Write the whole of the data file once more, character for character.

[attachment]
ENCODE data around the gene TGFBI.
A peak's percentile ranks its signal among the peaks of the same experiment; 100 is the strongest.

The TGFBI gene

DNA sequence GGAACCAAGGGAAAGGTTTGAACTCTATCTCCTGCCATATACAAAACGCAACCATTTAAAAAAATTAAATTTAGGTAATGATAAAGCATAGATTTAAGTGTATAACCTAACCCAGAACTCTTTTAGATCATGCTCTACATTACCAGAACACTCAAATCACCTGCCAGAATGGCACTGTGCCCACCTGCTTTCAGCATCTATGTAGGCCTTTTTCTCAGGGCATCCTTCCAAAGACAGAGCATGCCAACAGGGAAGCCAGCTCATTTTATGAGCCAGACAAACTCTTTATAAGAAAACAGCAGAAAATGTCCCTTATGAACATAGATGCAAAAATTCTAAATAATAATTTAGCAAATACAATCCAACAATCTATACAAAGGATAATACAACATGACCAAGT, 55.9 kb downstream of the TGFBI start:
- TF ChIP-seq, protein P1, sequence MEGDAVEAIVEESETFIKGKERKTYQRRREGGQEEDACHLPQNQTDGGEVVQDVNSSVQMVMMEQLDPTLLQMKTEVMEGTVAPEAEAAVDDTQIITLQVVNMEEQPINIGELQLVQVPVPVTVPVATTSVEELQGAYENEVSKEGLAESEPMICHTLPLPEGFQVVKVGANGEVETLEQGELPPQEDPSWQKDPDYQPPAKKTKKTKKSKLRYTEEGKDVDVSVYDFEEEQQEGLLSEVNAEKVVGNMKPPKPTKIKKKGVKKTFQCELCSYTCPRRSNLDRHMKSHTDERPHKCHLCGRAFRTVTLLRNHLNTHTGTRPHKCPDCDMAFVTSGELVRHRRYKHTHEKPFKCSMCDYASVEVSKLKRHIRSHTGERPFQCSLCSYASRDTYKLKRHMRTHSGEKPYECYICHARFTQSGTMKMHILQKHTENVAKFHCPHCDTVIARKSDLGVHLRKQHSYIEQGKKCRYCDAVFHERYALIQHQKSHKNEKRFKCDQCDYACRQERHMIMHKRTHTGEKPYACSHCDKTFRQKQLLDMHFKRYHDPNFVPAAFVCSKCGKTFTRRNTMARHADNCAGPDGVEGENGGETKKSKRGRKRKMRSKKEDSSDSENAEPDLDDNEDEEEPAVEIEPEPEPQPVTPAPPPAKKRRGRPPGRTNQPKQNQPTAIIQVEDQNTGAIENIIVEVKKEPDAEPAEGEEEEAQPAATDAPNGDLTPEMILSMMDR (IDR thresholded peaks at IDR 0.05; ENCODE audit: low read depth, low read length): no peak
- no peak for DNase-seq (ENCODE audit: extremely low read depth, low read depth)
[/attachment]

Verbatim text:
ENCODE data around the gene TGFBI.
A peak's percentile ranks its signal among the peaks of the same experiment; 100 is the strongest.

The TGFBI gene

DNA sequence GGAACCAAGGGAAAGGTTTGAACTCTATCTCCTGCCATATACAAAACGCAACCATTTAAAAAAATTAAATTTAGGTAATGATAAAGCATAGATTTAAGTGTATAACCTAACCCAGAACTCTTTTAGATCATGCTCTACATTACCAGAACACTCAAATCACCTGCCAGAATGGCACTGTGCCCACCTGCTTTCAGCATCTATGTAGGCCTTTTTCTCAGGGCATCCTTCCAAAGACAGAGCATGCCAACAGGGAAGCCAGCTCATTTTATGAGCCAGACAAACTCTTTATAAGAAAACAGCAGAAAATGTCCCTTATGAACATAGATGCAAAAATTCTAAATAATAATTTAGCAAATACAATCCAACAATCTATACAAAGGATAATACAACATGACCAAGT, 55.9 kb downstream of the TGFBI start:
- TF ChIP-seq, protein P1, sequence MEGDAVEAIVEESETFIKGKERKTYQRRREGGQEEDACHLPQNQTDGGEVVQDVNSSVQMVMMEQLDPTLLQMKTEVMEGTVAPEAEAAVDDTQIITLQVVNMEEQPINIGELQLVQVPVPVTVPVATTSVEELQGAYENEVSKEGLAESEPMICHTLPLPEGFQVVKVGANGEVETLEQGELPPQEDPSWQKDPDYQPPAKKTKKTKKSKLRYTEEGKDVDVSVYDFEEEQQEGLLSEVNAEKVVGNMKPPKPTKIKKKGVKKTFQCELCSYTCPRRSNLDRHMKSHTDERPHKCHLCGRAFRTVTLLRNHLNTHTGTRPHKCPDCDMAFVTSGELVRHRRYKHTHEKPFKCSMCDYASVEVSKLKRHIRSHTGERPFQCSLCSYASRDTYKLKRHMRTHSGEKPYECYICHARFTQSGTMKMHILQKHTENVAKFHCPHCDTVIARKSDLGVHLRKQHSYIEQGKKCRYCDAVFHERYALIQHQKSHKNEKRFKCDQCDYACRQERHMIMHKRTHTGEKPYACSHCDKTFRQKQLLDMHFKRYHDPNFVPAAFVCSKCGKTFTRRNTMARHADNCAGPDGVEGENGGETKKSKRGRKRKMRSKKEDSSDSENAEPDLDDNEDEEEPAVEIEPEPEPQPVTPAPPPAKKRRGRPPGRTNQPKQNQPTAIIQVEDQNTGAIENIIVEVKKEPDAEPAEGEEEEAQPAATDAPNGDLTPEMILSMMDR (IDR thresholded peaks at IDR 0.05; ENCODE audit: low read depth, low read length): no peak
- no peak for DNase-seq (ENCODE audit: extremely low read depth, low read depth)